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Friday, November 13, 1998 Published at 05:43 GMT


US signs climate agreement

Environmentalists satirise the US cash for emissions plan

Global warming
The United States has signed the Kyoto international protocol to fight global warming and agreed to cut carbon dioxide emissions by 5% - the last major industrial nation to do so.

The US decision was welcomed by many of the delegates at the United Nations Climate Conference in Argentina.


US lobbyist Connie Holmes: Clinton should have waited before signing
However, the move, announced by US Under-Secretary of State Stuart Eizenstat, was criticised by many environmentalists as an empty gesture.

If the Kyoto protocol is to be recognised in American law it must first be ratified by Congress, which has a Republican party majority who have indicated they will not accept the accord in its current form.

Little progress

Correspondents said there was little sign of agreement as the Buenos Aires climate conference entered its final day on Friday.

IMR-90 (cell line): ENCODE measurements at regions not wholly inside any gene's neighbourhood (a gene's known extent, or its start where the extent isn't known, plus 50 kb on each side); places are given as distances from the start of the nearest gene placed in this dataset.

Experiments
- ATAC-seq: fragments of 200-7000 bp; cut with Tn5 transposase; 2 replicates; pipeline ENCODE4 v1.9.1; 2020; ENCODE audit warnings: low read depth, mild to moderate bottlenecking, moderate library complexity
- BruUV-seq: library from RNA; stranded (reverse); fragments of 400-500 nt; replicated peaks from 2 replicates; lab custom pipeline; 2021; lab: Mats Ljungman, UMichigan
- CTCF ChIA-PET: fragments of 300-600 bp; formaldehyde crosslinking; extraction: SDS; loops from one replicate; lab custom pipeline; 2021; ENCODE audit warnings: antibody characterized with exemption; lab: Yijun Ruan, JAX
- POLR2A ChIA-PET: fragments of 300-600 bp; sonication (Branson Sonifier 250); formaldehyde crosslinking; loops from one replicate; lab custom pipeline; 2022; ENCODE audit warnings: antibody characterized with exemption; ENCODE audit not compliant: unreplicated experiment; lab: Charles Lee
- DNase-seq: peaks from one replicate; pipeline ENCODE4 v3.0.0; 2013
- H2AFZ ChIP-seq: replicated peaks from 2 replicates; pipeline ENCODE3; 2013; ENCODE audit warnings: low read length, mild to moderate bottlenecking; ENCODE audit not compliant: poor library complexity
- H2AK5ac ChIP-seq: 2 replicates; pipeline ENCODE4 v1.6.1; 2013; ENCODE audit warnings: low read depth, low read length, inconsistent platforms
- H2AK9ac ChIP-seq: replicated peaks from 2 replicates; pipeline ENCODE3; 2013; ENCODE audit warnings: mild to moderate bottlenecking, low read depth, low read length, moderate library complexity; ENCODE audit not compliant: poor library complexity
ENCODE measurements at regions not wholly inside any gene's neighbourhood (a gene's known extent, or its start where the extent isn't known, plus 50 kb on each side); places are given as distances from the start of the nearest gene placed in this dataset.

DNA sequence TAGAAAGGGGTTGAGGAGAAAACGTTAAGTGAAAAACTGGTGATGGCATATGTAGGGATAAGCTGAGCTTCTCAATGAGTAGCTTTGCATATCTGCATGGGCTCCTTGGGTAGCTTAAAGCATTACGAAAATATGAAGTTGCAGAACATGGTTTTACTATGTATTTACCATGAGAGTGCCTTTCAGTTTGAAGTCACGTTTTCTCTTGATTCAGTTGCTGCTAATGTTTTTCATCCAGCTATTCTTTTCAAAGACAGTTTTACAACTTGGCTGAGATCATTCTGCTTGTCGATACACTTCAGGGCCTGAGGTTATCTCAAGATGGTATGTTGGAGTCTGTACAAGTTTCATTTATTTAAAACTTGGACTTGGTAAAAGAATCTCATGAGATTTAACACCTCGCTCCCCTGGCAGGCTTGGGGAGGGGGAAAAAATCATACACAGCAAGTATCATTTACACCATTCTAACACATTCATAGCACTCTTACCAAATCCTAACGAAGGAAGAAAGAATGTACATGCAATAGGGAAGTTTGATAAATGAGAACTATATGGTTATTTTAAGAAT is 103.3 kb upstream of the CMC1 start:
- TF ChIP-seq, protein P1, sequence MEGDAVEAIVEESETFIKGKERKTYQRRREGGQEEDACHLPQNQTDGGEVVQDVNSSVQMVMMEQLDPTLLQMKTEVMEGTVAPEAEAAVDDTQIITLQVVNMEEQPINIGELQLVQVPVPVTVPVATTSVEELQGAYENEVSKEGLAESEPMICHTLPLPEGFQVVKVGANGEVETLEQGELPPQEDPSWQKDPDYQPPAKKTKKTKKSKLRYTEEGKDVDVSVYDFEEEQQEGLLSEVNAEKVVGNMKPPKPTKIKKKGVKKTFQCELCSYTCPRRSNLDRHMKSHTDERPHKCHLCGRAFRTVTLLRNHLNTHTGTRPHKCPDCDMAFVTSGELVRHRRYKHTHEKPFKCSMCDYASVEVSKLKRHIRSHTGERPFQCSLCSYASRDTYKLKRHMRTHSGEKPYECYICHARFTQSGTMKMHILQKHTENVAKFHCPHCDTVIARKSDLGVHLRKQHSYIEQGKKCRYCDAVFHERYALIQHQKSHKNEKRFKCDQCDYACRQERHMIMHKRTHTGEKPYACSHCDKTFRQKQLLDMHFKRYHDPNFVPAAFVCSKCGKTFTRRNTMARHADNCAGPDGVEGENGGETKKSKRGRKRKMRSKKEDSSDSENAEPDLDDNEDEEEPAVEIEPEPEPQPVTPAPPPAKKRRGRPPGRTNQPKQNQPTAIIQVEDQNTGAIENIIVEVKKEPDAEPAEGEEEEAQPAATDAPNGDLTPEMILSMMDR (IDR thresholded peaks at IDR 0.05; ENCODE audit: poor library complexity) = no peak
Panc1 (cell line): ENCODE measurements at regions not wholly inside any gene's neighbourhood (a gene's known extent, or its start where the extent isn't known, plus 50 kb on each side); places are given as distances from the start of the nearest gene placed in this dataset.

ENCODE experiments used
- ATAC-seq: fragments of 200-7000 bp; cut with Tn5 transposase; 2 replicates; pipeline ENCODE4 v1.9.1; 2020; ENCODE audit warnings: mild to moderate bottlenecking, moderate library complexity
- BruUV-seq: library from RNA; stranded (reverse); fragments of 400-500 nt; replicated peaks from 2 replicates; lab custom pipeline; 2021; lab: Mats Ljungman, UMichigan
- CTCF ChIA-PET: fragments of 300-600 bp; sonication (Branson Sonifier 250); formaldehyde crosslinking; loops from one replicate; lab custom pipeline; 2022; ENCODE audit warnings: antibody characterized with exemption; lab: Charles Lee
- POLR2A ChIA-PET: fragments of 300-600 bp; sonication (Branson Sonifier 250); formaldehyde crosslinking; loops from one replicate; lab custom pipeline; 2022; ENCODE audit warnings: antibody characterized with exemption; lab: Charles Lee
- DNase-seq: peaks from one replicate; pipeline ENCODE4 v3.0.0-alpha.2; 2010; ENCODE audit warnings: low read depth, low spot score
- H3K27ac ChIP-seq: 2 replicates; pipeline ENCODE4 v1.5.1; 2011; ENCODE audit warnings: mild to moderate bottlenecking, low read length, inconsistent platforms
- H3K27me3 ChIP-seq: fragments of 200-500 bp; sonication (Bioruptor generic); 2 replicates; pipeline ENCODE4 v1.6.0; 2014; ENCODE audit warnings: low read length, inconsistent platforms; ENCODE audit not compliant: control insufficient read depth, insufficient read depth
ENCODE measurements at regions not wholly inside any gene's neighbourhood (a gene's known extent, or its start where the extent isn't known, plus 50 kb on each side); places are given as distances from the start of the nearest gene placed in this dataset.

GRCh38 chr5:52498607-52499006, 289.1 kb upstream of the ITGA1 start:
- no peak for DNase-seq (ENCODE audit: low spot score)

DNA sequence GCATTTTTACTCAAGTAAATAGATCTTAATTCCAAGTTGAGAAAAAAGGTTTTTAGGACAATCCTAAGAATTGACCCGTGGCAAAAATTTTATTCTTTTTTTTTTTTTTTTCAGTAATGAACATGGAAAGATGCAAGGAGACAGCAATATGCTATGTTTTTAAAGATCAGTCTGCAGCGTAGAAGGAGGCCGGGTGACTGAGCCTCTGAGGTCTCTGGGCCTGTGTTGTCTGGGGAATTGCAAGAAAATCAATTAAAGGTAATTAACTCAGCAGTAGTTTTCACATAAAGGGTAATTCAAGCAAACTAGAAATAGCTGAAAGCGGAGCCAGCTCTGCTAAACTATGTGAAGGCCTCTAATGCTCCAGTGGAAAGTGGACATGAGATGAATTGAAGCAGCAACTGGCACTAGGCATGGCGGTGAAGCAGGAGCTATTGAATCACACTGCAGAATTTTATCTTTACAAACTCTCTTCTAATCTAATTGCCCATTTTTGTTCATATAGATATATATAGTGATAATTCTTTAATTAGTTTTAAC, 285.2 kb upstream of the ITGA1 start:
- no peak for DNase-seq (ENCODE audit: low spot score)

The conference began with hopes that ground rules would emerge on how to limit carbon dioxide pollution, which is blamed for global warming.


Tim Hirsch in Buenos Aires: "America has stressed that the signing imposes no obligations"
The main dispute is between the United States and Europe over emissions trading - the right of countries which fulfil pollution cutting commitments to sell their excess allowances to nations struggling to meet their objectives.

European countries favour a tax to make it harder for rich countries to buy permits abroad to avoid making cuts at home. The US argues emissions trading should operate under free-market principles.


Listen to Stuart Eizenstat on BBC World TV
Many countries also fear they losing out to competitors if they adopt potentially expensive pollution controls and others do not.

At the Kyoto meeting last year, developed nations made a pledge to cut their emission of greenhouse gases to 5.2% below their 1990 level by 2008-2012.

In Argentina, differences have also been exposed between industrialised and developing nations over the best way forward.

Large developed nations such as the US want voluntary commitments from developing countries to cut their greenhouse gases.

Two of the biggest developing nations, China and India, have so far refused to do so.



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